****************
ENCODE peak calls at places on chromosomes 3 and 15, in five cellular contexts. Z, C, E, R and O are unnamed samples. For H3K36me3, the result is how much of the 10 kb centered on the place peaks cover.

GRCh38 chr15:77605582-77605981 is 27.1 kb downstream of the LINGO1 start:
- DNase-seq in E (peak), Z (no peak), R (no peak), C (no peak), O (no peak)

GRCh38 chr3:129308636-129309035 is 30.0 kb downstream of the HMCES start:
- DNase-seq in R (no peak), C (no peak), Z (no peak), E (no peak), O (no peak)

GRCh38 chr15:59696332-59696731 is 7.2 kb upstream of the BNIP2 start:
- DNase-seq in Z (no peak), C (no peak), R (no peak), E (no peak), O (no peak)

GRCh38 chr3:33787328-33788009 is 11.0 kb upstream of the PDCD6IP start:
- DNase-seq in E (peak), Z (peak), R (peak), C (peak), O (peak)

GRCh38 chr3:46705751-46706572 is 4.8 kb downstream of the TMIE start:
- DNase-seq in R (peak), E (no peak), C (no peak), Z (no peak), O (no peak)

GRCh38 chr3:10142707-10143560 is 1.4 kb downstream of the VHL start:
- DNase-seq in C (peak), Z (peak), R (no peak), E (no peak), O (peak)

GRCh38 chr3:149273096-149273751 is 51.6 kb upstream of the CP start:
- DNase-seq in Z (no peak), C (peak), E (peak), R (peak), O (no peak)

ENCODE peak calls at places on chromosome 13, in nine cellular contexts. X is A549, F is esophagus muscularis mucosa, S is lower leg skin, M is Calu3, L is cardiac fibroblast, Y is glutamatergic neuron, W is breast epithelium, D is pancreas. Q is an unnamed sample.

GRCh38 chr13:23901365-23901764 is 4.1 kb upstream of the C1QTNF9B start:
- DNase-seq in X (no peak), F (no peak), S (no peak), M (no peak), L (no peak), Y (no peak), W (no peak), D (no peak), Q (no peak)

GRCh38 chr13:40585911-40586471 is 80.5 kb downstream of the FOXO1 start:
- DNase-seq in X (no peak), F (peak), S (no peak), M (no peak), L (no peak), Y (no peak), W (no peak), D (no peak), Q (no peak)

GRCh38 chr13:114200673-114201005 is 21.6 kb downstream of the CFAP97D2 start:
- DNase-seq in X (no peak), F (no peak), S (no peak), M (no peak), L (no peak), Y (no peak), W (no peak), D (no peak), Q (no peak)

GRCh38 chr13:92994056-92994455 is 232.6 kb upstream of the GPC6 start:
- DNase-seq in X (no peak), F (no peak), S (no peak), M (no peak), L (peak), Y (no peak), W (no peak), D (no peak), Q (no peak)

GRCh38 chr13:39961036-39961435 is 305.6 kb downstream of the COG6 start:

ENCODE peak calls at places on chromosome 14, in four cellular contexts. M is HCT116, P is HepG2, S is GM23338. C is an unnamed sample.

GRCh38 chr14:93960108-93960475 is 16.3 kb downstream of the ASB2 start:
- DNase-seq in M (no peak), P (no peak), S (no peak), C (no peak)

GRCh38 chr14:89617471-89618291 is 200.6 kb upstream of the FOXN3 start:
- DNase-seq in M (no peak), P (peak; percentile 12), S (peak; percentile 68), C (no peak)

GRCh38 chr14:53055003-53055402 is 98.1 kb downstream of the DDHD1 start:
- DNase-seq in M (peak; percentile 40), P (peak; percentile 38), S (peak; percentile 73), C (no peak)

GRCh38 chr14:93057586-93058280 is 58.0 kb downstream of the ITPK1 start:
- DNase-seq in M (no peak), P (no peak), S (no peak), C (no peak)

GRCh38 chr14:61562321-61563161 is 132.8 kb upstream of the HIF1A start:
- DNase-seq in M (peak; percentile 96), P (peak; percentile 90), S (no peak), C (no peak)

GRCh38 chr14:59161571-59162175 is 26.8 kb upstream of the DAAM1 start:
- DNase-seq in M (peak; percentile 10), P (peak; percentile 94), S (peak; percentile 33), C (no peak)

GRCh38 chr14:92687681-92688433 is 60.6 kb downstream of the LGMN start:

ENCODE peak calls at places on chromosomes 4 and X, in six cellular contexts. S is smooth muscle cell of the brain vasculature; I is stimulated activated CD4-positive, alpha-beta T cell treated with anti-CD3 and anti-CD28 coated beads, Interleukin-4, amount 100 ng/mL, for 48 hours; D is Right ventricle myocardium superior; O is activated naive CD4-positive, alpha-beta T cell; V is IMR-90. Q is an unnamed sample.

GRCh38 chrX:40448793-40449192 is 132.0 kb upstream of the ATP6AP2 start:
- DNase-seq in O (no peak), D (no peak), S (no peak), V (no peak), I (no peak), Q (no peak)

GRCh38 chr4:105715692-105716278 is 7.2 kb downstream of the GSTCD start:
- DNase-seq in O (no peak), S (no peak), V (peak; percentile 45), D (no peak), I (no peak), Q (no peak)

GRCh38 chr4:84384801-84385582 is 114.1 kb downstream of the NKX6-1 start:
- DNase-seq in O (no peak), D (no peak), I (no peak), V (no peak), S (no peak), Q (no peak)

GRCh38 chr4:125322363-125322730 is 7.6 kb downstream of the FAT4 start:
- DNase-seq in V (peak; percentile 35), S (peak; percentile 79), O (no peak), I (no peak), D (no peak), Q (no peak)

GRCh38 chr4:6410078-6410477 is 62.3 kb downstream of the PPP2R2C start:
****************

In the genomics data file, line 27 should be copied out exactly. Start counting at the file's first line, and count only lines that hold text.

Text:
GRCh38 chr14:93960108-93960475 is 16.3 kb downstream of the ASB2 start: